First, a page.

Two billion people, from Kalamazoo to Timbuktu, will celebrate Jesus’ resurrection this Easter. That’s astonishing.
Seriously, think about it: either the Empty Tomb is the most impressive April Fools’ joke of all time, or… something actually happened to convince Jesus’ earliest followers that he really was alive again.
Two thousand years later, I’m a believer too. And one of the primary reasons why is the startling testimony of some very courageous women—women, mind you, who were not initially believed (Luke 24.9-11).
So, is there a connection between the death and alleged resurrection of a first-century Jewish rabbi and the bold and brave sisters that Time magazine recently dubbed the Silence Breakers?
Yes, I think there is.
Women in the Ancient World
Practically speaking, we know about Jesus of Nazareth because of two things: his community of followers and the stories they told about him.
Those stories came to us through four ancient documents, the Gospels of Matthew, Mark, Luke, and John. While their accounts agree and disagree on minor details of Jesus’ life and ministry, one of the most surprising areas of unanimous agreement is the primary role of women in the resurrection reports (Matt. 28:1-10, Mark 16:9-11, Luke 24:1-11, John 20:11-18).
In the ancient world the testimony of a woman was not allowed in a court of law. First-century historian Josephus infamously said it like this: “From women let no evidence be accepted, because of the levity and flippancy of their gender.”
Roman, Greek, and Jewish men of this era disagreed on all manner of things, but one of the areas on which they regularly agreed was the inferiority of women. And it’s precisely that—men’s shamefully low view of women in the ancient world—that makes the women’s critical role in the resurrection stories all the more remarkable.
Simply put: If a group of men in the first century wanted to make up a believable story about someone rising from the dead, they would not have chosen women as primary witnesses. But in every account of Jesus’ resurrection (all of those accounts written by first-century men), women are the first and cornerstone eyewitnesses of the event.
Considering Jesus and Women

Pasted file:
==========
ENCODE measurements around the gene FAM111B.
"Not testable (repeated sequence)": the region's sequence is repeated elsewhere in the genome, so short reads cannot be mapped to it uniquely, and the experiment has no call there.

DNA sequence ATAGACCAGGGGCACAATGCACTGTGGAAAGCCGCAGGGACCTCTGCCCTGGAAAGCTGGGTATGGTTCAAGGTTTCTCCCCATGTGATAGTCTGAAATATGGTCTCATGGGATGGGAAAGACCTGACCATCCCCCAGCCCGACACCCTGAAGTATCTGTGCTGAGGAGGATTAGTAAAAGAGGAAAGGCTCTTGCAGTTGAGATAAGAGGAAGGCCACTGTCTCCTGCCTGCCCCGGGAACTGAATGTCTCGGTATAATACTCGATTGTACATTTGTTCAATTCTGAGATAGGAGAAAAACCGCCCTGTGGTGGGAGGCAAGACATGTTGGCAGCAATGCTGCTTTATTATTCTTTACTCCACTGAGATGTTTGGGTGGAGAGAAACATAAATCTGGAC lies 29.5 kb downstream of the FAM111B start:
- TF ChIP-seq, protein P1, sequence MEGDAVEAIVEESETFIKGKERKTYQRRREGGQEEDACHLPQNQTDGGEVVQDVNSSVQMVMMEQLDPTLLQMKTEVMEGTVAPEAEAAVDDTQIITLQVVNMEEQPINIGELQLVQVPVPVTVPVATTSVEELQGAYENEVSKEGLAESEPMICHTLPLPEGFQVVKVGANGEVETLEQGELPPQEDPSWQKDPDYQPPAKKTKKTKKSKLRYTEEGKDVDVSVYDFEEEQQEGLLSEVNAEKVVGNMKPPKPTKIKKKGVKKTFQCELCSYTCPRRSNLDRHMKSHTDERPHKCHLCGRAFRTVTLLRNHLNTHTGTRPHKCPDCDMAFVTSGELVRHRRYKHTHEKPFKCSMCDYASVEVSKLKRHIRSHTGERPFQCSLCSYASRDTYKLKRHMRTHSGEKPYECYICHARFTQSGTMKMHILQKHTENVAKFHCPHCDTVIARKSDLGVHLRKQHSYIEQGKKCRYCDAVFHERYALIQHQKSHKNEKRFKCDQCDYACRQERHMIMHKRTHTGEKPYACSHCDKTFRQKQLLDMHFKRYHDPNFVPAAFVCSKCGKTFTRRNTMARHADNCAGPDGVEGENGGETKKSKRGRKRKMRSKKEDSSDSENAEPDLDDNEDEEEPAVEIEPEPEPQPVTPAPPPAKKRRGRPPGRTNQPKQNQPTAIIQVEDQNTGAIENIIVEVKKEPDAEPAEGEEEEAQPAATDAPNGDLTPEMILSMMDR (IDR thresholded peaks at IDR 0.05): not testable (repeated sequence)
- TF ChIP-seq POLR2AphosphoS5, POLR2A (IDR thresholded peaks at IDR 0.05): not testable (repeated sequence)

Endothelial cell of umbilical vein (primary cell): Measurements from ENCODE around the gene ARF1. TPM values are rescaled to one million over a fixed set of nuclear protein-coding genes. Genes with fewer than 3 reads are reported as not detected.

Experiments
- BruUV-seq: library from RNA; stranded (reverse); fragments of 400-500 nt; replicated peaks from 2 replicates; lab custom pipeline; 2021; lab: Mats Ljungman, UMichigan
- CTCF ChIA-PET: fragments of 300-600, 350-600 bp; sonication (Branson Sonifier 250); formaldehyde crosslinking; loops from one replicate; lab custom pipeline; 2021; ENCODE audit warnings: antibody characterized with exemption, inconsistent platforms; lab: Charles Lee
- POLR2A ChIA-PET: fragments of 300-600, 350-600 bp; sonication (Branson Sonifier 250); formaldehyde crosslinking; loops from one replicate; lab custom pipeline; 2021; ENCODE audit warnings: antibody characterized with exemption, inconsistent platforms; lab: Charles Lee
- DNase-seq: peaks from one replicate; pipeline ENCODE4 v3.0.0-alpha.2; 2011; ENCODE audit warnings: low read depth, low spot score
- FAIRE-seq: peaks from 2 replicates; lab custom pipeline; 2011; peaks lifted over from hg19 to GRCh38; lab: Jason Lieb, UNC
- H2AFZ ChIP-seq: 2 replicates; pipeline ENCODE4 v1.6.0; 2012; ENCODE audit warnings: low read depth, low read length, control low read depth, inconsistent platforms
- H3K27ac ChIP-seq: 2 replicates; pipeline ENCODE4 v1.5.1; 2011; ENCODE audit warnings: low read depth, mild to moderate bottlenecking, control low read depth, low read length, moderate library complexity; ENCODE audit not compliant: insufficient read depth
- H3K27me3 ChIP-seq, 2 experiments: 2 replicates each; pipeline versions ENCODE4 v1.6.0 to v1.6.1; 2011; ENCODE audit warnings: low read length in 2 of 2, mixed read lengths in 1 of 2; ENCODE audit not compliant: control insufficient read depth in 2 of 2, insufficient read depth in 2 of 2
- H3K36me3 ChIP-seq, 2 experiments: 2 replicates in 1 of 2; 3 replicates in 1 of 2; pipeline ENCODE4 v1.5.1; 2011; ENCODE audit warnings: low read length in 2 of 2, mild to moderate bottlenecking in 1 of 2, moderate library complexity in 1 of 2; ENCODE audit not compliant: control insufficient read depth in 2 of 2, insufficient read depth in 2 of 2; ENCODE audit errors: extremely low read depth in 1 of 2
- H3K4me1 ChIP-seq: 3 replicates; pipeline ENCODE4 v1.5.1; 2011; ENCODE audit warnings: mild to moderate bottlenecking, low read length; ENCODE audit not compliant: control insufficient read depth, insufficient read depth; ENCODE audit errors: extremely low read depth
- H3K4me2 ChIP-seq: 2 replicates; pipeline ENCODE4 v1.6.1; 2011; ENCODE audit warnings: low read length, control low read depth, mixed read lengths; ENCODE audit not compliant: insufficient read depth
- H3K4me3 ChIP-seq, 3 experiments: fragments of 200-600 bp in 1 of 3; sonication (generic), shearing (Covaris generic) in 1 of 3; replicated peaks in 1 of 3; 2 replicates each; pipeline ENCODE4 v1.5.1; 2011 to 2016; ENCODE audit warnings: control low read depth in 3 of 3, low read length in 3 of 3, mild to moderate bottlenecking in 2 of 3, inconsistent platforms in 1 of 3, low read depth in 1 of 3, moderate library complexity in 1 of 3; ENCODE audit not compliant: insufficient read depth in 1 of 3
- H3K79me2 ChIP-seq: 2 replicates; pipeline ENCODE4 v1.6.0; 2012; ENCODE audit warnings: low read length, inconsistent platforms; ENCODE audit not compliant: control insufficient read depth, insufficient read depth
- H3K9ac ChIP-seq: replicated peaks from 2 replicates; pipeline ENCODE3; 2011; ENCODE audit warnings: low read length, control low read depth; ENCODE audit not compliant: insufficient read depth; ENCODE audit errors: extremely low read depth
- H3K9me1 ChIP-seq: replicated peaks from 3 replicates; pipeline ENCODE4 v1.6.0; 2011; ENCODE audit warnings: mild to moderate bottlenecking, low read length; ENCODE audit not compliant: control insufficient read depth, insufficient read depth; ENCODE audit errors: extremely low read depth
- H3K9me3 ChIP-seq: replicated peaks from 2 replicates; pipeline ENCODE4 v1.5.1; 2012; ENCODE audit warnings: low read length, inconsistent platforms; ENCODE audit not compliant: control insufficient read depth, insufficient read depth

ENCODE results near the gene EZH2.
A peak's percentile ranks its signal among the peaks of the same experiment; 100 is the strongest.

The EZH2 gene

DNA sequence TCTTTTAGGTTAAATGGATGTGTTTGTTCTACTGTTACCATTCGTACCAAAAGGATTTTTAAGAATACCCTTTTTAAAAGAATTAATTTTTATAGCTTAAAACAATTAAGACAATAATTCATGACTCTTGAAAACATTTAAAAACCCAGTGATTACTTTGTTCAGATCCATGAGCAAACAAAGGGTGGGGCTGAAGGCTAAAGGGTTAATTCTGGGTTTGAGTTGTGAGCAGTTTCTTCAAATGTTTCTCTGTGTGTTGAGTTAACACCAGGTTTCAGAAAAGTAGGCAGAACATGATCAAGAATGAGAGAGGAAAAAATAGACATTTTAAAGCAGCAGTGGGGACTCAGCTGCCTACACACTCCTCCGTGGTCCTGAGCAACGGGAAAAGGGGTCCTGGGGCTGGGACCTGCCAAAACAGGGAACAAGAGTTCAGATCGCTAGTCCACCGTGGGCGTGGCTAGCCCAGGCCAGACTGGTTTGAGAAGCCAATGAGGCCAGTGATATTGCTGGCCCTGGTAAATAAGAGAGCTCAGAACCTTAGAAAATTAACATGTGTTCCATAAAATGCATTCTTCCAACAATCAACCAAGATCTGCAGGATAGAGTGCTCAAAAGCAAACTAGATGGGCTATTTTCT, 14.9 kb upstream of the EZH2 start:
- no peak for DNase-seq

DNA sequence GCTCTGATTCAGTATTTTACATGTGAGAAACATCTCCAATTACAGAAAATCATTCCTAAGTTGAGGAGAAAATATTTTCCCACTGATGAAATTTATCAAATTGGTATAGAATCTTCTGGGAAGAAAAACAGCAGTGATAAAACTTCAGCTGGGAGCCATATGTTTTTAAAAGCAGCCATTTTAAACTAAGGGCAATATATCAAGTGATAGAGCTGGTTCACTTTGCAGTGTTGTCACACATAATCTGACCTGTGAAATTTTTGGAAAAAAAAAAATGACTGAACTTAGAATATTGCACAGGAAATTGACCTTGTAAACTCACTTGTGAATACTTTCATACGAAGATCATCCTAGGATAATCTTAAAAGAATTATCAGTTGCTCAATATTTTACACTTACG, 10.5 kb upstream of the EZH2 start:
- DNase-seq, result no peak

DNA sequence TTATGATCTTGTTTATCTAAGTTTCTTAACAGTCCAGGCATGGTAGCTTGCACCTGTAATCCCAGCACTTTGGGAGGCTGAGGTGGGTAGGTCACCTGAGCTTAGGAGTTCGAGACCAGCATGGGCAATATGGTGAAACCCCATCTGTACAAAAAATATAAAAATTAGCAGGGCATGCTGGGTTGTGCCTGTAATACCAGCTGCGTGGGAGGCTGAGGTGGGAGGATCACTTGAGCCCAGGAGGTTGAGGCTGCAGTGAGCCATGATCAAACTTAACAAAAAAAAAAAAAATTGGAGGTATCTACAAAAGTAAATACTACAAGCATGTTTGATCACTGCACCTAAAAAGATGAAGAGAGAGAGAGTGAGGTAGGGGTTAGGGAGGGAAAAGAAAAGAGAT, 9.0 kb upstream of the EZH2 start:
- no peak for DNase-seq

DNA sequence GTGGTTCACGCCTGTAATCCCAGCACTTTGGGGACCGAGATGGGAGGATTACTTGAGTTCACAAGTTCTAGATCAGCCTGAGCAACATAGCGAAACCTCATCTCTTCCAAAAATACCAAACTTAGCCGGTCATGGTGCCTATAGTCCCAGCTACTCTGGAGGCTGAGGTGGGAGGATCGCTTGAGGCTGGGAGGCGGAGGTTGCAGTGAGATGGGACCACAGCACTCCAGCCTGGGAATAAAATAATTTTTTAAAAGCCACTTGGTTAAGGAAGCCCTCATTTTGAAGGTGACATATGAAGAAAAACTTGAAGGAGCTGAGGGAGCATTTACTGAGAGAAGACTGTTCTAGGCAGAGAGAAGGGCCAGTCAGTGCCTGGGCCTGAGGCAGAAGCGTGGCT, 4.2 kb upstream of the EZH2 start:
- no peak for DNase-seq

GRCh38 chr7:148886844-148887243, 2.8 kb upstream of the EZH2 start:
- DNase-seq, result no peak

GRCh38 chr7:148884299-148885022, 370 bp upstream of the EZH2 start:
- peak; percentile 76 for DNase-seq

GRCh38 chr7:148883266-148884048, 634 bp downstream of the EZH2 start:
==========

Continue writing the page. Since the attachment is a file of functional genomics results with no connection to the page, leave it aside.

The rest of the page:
When you look at Jesus’ life as a whole, especially his groundbreaking interaction with women, maybe it shouldn’t be so surprising that it was to women he first appeared on Easter morning. Think about it:
- Jesus was raised by a mother whose reputation was debated from the start (i.e. Was Mary really a virgin?, Was Joseph the biological father?, Maybe it was a Roman soldier?, etc.).
- Jesus was raised by a father who did not initially believe his bride-to-be (Matt. 1.19), a conviction Joseph clearly regretted later, and something that would have surely helped shape his son’s radical perspective.
- Jesus’ longest conversation in the gospel records (and one with immense theological significance) is with a woman—and his twelve disciples, keep in mind, were “astonished” by his interaction with her (John 4:27).
- Finally, even though the twelve disciples were men, they were not Jesus’ only disciples, as Luke makes clear when it describes Mary of Bethany as one “who sat at the master’s feet” (Luke 10.39), a first-century way of indicating a teacher-student relationship (for example, see Acts 22:3).
With this and much more in mind, Dorothy Sayers (1893-1957)—the first woman to graduate from Oxford University, and a brilliant writer, poet, and playwright—described Jesus’ interaction with women like this: “Perhaps it is no wonder that women were first at the Cradle and last at the Cross. They had never known a man like this Man—there has never been such another.”
The Apostle to the Apostles
According to the gospel record, Mary Magdalene was the first to see Jesus alive again after his crucifixion. She was the first to be commissioned with the good news of his resurrection. She was the first to tell his “brothers” that they, too, would see him soon (John 20:17-18).
Mary Magdalene was, in this sense, the “apostle to the apostles”—an honor that she alone bears, as the very first preacher of the good news of Jesus’ resurrection.
Because of this, at the express wish of Pope Francis, the celebration of Saint Mary Magdalene was recently elevated in the Catholic Church to the rank of Feast. The vital and historic significance of this act is that it affords Mary Magdalene “the same rank of Feast as that given to the celebration of the Apostles.”
Or, to put it in less religious terms, the church is finally beginning to acknowledge what Jesus knew from the start: that a woman’s voice is just as important, powerful, and believable as a man’s.
Two thousand years on, in an era of fierce reckoning with the female voice, perhaps it is time for us to seriously reconsider Mary Magdalene’s central and astounding claim—that Jesus of Nazareth, once dead, is now alive.
POSTSCRIPT: Christians have failed miserably at times in our relationship to women—and in view of Jesus, there is no excuse—but for a truly insightful take on Jesus’ incredible impact in this area, I highly recommend John Ortberg’s Who Is This Man? and Sarah Bessey’s Jesus Feminist.
And for a brilliant, historical, and inspiring look at the resurrection, see N.T Wright’s Surprised By Hope.